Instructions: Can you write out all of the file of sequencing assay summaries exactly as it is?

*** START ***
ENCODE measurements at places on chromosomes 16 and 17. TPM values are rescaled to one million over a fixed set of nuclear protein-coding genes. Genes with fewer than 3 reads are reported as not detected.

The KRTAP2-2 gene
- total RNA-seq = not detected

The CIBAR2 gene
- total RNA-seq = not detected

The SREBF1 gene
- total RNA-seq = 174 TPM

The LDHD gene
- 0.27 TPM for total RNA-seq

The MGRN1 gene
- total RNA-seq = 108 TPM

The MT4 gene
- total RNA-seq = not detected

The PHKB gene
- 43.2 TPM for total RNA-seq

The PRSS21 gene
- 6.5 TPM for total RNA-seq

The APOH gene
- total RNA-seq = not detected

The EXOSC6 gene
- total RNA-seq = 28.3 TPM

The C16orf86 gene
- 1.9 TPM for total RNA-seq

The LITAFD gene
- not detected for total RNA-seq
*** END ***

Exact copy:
ENCODE measurements at places on chromosomes 16 and 17. TPM values are rescaled to one million over a fixed set of nuclear protein-coding genes. Genes with fewer than 3 reads are reported as not detected.

The KRTAP2-2 gene
- total RNA-seq = not detected

The CIBAR2 gene
- total RNA-seq = not detected

The SREBF1 gene
- total RNA-seq = 174 TPM

The LDHD gene
- 0.27 TPM for total RNA-seq

The MGRN1 gene
- total RNA-seq = 108 TPM

The MT4 gene
- total RNA-seq = not detected

The PHKB gene
- 43.2 TPM for total RNA-seq

The PRSS21 gene
- 6.5 TPM for total RNA-seq

The APOH gene
- total RNA-seq = not detected

The EXOSC6 gene
- total RNA-seq = 28.3 TPM

The C16orf86 gene
- 1.9 TPM for total RNA-seq

The LITAFD gene
- not detected for total RNA-seq